Grits, Greens, and Eggs
I’ve had some Anson Mills Pencil Cob Grits in my freezer for almost a year, and that’s too long. I like to buy grits from this wonderful mill every year, because all of the products from Anson are so fresh, and each harvest should be savored.
I serve the grits with eggs always, sunny side up or easy over. There is nothing like that luxurious taste of egg yolk oozing into creamy grits, especially if the grits are from Anson Mills and the eggs are a gift from my friend John Lyons’ hens. If I want to do something more elaborate for breakfast or for brunch I’ll usually make huevos rancheros over grits, with the grits standing in for corn tortillas.
Lately I’ve been eating my grits at dinner, and most often I serve them with seasoned blanched greens and eggs. I make the greens as a matter of course every week, with a generous bunch of red swiss chard or beet greens that I bring home from my farmers market. Those greens are great to have on hand as a side dish or an accompaniment to pasta, grits or polenta, or as the main ingredient in a gratin. The instructions for cooking the grits are courtesy of Kate Rentschler, creative director of Anson Mills.
Grits with Greens and Eggs
Yield: Serves 4
1 cup Anson Mills Colonial Coarse Pencil Cob Grits
1 1/4 to 1 1/2 pounds Swiss chard (or 1 pound other greens such as turnip greens, beet greens or kale)
2 tablespoons plus 2 teaspoons extra virgin olive oil
2 garlic cloves, minced (1 if cloves are very large)
1/4 to 1/2 teaspoon red pepper flakes (to taste, optional)
1 teaspoon chopped fresh thyme
1 teaspoon chopped fresh rosemary
Freshly ground pepper
2 tablespoons unsalted butter
4 eggs (or 8, if desired)
Optional: Parmesan, salsa or hot sauce for serving
1. Place grits in a heavy, medium saucepan (Renschler recommends a type called a Windsor saucepan; I used a Le Creuset). Add 2 cups spring or filtered water and stir once. Allow grits to settle a full minute, then tilt the pan and, using a fine tea strainer or fine skimmer, skim off and discard chaff and hulls. Cover and allow the grits to soak overnight at room temperature. If your kitchen is very warm, place in refrigerator.
2. Bring a large pot of water to a boil. Meanwhile, stem the greens and wash the leaves in 2 changes of water. If using chard, finely dice the stems and set aside. Fill a bowl with cold water or ice water.
3. When the water in the pot comes to a boil add enough salt to make it taste like the ocean, and add the greens. Blanch for about 1 minute, just until tender (2 minutes for kale). Using a slotted spoon, a spider or a Chinese skimmer (my favorite), scoop the greens out of the water and transfer to the bowl of cold water.
4. Drain greens. Take up handfuls and squeeze hard to get rid of excess water. When I am storing the blanched greens in the refrigerator, I squeeze the water out by the handful, then put all the little balls of greens into a bowl (cover and chill if not using right away). Cut strips in one direction across the squeezed ball of greens, then turn the ribbons a quarter turn and cut in strips again. Then you can chop them more finely if you wish by rocking your knife up and down over the pile of greens.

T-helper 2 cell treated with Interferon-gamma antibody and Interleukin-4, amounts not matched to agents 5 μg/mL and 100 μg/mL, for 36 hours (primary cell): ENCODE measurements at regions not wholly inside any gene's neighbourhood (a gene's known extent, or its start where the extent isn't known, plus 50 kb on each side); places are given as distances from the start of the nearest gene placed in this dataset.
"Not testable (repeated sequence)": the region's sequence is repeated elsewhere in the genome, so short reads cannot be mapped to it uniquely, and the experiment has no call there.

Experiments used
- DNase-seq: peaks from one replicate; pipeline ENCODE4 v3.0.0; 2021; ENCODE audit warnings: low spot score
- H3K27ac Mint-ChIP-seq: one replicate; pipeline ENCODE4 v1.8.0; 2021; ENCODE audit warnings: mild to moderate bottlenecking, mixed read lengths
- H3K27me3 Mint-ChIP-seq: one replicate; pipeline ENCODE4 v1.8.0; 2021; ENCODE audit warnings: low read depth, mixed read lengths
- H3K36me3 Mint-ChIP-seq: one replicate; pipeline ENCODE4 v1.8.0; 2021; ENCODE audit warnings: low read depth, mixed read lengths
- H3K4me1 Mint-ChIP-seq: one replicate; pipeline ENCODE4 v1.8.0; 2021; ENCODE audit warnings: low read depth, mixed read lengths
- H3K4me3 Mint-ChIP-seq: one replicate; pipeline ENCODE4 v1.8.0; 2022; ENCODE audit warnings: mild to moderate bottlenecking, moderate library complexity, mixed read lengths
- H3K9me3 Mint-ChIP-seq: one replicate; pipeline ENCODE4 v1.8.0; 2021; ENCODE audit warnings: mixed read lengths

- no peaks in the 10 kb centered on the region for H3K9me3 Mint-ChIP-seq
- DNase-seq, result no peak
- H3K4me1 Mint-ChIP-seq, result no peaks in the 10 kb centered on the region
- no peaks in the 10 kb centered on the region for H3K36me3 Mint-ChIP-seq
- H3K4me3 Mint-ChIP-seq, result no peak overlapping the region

5. Heat 2 tablespoons olive oil over medium heat in a heavy, large skillet and add minced stems. Cook, stirring, until tender, about 5 minutes, and add minced garlic. Cook until the garlic begins to sizzle and smell fragrant, about 30 seconds. Add pepperoncini, thyme and rosemary, stir together for a few seconds, then add greens and stir and toss in the pan for about a minute, until greens are nicely infused with the oil, garlic and herbs. Season to taste with salt and pepper. Remove from the heat but keep warm.
6. To cook the grits, heat 2 cups water in a small saucepan to a bare simmer and keep hot (you can also use an electric kettle). Set saucepan with grits over medium heat. Bring to a simmer, stirring constantly with a wooden spoon, until the first starch takes hold (this means that the mixture will begin to thicken and you will no longer have to stir constantly). Reduce heat to the lowest possible setting. The grits should not be bubbling, they should be sighing, or breathing like somebody in a deep, comfortable sleep, rising up lazily in one big bubble, then falling as the bubble bursts. Watch carefully and each time they are thick enough to hold a spoon upright, stir in about 1/4 cup of the hot water. Stir in the salt after the first 10 minutes of gentle cooking. It should take about 25 minutes for the grits to be tender and creamy and by this time you should have added 3/4 to 1 cup water (perhaps a little more) in 3 or 4 additions.
7. When the grits are done – tender, creamy but not mushy, and able to hold their shape on a spoon – stir in the butter vigorously, add pepper, taste (carefully – don’t burn your tongue after all that care) and adjust salt.
8. Fry the eggs sunny side up or however you like them in the remaining 2 teaspoons olive oil. Spoon grits onto plates, top with greens and top the greens with an egg (or two). If desired, sprinkle on some Parmesan or spoon or drizzle on some salsa or hot sauce.